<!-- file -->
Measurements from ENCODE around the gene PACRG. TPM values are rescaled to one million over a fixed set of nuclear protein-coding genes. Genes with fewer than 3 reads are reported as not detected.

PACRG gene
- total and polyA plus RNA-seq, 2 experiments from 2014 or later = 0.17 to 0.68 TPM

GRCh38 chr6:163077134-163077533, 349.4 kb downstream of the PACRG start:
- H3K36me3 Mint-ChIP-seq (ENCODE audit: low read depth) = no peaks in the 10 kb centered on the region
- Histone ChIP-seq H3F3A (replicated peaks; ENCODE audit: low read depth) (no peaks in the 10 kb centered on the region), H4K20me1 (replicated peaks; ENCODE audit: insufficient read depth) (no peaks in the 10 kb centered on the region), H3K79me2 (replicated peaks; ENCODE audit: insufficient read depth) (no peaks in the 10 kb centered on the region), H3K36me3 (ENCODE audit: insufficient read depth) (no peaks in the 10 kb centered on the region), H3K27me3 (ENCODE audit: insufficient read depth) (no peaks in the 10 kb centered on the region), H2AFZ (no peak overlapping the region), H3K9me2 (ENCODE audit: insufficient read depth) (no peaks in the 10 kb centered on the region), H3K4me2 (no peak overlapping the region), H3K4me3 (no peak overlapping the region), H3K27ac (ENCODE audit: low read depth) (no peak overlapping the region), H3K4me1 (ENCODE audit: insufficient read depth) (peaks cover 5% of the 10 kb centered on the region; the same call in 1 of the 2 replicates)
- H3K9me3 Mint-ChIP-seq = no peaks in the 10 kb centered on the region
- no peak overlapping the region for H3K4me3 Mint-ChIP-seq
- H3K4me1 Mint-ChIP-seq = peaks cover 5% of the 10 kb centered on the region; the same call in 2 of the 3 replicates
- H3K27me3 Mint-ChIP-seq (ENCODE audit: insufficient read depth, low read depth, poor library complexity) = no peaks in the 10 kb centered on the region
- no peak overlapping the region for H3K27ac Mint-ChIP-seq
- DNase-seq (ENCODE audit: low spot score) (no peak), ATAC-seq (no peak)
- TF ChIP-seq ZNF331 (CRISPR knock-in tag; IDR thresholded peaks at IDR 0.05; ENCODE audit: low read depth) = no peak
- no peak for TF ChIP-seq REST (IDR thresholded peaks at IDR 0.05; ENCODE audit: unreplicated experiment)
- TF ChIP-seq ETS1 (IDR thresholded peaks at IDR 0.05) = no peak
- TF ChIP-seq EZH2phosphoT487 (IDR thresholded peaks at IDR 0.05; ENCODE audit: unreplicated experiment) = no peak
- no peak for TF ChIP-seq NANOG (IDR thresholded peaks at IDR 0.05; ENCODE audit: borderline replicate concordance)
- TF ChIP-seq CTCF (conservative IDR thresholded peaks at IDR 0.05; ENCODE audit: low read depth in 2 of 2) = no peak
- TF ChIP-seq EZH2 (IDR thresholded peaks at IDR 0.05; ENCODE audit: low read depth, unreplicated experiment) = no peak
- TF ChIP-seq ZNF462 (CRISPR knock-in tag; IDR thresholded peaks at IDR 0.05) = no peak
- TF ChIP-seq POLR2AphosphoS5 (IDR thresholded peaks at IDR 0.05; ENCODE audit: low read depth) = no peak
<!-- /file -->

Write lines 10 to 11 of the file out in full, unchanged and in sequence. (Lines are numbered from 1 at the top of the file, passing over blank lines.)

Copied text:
- H3K27me3 Mint-ChIP-seq (ENCODE audit: insufficient read depth, low read depth, poor library complexity) = no peaks in the 10 kb centered on the region
- no peak overlapping the region for H3K27ac Mint-ChIP-seq